Why Early Detection Of Gastric Cancer Can Save Your Life

Gastric cancer may be the seventh most common cancer in Singapore [1], but most patients are diagnosed at an advanced stage. This may mean that the tumour has already spread to the surrounding lymph nodes. In this case, surgery can still remove the tumour and the affected lymph nodes, but because of the advanced stage, the patient will require chemotherapy after surgery. Sometimes the cancer may be so advanced that it has already spread to other organs in the body like, for example, the liver or the peritoneal cavity. In such cases, surgery can no longer remove all the cancer cells in the body and chemotherapy is used to control the cancer and its symptoms.[2]

woman suffering from abdominal discomfort

In either situation, prognosis is poor when gastric cancer is diagnosed at an advanced stage [3]. That is why although it is the seventh most common cancer, gastric cancer is the fourth cause of cancer death in Singapore.

Early detection can save your life

The only way to improve this situation is for gastric cancer to be detected at an early stage. However, early-stage gastric cancer can have very few symptoms. These symptoms may be subtle and easily confused with common day to day gastrointestinal disorders [4].

Symptoms such as

  • upper abdominal discomfort
  • bloating
  • pain

that does not seem to improve with a short course of medication by the family physician should warrant further investigation including endoscopy of the stomach. Endoscopy is a simple procedure which can be performed under sedation without any discomfort.

 

When gastric cancer is detected at an early stage, treatment is less invasive and is more effective. The cancer can be removed using endoscopy without the need to remove the stomach. In situations when the cancer is detected early but is not suitable for endoscopic removal, minimally invasive surgery techniques can now be performed to remove part of the stomach with the cancer. The smaller wounds result in less wound pain after surgery with faster recovery. [5]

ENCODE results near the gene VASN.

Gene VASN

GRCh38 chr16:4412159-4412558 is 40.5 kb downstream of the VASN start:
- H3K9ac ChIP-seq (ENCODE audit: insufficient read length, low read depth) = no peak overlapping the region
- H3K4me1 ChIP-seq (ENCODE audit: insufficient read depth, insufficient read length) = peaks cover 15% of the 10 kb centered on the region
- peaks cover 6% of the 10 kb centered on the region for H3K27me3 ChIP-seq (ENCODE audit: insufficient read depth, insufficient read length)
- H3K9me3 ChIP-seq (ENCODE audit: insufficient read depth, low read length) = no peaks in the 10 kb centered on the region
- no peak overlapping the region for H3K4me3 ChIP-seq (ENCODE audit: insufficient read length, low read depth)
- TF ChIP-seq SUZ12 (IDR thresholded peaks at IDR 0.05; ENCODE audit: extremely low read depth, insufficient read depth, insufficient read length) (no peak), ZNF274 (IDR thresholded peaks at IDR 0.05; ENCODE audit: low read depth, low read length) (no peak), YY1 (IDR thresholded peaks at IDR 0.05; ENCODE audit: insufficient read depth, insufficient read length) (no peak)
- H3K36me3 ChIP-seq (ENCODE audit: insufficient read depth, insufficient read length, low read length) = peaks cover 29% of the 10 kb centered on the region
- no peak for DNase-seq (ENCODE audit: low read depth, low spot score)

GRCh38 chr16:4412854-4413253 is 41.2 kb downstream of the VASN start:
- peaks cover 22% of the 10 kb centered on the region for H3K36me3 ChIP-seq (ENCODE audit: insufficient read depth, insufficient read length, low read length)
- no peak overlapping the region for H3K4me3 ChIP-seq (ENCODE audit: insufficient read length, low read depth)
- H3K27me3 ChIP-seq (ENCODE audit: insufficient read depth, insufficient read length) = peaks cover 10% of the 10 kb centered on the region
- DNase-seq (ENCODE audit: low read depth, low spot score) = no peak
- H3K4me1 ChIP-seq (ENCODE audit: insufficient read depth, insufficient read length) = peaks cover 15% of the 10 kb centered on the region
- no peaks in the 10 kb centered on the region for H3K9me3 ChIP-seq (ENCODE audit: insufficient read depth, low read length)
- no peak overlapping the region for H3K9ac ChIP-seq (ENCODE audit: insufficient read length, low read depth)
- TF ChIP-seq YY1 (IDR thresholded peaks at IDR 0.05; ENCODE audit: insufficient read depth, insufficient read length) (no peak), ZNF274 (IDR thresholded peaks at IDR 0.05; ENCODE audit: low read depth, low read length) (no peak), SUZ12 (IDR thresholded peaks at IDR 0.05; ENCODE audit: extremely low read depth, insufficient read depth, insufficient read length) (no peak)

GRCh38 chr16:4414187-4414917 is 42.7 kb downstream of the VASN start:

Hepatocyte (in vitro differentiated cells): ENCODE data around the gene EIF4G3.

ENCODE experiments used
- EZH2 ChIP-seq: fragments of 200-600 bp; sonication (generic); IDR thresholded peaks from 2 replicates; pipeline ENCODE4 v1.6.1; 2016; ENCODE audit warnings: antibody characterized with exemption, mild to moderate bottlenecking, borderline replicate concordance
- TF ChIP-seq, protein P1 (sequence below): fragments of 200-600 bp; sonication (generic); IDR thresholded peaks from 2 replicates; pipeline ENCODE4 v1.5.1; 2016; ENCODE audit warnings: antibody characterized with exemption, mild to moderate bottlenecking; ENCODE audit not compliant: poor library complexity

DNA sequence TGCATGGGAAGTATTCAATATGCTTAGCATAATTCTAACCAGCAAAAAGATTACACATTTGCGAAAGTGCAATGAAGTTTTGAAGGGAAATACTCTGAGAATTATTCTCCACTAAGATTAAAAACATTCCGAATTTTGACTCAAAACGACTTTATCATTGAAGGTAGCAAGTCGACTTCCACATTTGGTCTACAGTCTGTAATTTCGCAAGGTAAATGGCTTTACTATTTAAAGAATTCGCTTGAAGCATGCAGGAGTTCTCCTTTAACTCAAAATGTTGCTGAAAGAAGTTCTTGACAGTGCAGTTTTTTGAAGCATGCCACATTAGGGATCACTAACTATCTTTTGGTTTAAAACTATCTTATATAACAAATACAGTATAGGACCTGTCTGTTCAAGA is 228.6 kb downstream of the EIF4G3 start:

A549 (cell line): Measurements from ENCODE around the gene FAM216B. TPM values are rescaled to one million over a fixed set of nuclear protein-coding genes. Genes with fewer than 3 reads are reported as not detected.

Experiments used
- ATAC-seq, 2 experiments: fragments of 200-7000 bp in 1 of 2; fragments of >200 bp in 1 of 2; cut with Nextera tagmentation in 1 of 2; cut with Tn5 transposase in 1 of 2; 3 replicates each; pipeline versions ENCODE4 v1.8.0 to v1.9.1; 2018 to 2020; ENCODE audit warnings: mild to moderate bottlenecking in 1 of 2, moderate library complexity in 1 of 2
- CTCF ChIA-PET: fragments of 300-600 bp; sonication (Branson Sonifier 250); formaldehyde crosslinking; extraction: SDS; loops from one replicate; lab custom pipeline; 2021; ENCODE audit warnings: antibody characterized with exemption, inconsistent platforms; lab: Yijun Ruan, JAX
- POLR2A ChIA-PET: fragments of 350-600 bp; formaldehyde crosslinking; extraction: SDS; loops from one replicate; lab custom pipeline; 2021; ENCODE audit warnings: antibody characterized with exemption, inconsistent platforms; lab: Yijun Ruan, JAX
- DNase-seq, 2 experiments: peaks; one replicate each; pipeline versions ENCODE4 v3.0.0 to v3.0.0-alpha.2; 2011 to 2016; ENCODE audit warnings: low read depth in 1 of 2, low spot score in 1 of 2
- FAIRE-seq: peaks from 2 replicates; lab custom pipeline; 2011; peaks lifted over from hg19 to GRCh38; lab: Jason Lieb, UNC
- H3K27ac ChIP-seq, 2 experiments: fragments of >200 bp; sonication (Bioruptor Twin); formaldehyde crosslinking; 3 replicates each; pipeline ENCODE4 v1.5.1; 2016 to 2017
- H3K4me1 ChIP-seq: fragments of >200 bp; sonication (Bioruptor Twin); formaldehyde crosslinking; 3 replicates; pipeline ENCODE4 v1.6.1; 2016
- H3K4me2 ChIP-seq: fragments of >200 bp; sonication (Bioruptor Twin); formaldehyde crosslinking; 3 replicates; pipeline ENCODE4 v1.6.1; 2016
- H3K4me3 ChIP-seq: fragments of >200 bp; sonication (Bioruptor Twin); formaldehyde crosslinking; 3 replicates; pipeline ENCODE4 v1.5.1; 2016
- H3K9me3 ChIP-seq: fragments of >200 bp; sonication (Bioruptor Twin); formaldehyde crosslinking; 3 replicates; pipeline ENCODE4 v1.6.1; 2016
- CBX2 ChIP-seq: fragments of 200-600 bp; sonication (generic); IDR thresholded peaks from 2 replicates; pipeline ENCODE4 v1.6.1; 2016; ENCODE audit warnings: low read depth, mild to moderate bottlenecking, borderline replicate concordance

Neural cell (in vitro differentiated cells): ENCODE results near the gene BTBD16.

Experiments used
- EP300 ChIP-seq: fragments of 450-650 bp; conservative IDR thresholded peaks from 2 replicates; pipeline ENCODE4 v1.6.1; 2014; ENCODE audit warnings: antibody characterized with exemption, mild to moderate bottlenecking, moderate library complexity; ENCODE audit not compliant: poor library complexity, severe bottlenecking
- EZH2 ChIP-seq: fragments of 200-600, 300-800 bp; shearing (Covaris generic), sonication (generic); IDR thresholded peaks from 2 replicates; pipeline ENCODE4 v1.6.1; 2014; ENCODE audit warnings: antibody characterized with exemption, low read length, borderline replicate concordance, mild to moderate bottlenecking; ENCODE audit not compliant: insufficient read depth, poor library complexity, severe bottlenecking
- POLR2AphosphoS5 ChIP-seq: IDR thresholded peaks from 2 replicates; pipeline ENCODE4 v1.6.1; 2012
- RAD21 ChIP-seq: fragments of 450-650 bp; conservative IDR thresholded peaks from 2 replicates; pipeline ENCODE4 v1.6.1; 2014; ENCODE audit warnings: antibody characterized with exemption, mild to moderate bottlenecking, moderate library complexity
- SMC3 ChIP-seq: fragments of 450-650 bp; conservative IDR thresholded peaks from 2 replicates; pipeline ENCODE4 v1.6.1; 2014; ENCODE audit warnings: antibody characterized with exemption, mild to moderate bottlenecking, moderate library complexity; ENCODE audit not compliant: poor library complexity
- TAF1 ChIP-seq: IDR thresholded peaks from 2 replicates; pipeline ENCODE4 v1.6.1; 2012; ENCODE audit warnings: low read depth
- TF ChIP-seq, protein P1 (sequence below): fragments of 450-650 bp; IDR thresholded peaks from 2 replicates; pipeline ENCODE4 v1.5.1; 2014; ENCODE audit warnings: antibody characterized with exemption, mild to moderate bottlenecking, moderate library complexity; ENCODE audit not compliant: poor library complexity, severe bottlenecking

Gastric Cancer Awareness Month 2019

Do sign up for the Gastric Cancer Forum by the Singapore Cancer Society where you can learn more about gastric cancer and available screening and treatment options in Singapore. The event is held in 2 sessions at the Toa Payoh Hub Auditorium on 14 September 2019. For more details, please visit SCS's website.

Don't let the fourth deadliest cancer in Singapore eat you alive.

This article is provided to you by the Singapore Cancer Society together with Adjunct Associate Professor Andrew Wong, Chief & Senior Consultant of the Department of Surgery at Changi General Hospital and Professor Jimmy So, Head of Division of Surgical Oncology at the National University Cancer Institute, Singapore (NCIS) & Senior Consultant at National University Hospital.


The Singapore Cancer Society (SCS) is a community-based voluntary welfare organisation dedicated to minimising the impact of cancer through public education, screening, patient services, financial assistance, research and advocacy.

As a self-funded charity, SCS is dependent on public donations to provide quality services to cancer patients, their families and the community at large. SCS was established in 1964, registered as a Society in 1984 and was accorded IPC (Institution of a Public Character) status as a charity in 1995 by the Ministry of Health.

Read more from the Singapore Cancer Society in their Q&A here.

References:

1. Singapore Cancer Registry Annual Registry Report 2015 National Registry of Diseases Office (NRDO). https://www.nrdo.gov.sg/docs/librariesprovider3/Publications-Cancer/cancer-registry-annual-report-2015_web.pdf?sfvrsn=1dd97be4_10. ‌

2. Hall J. Cytoreductive surgery with intraperitoneal hyperthermic chemotherapy for advanced gastric cancer. Journal of Gastrointestinal Surgery. 2004;8(4):454-463. doi:10.1016/j.gassur.2003.12.014 ‌

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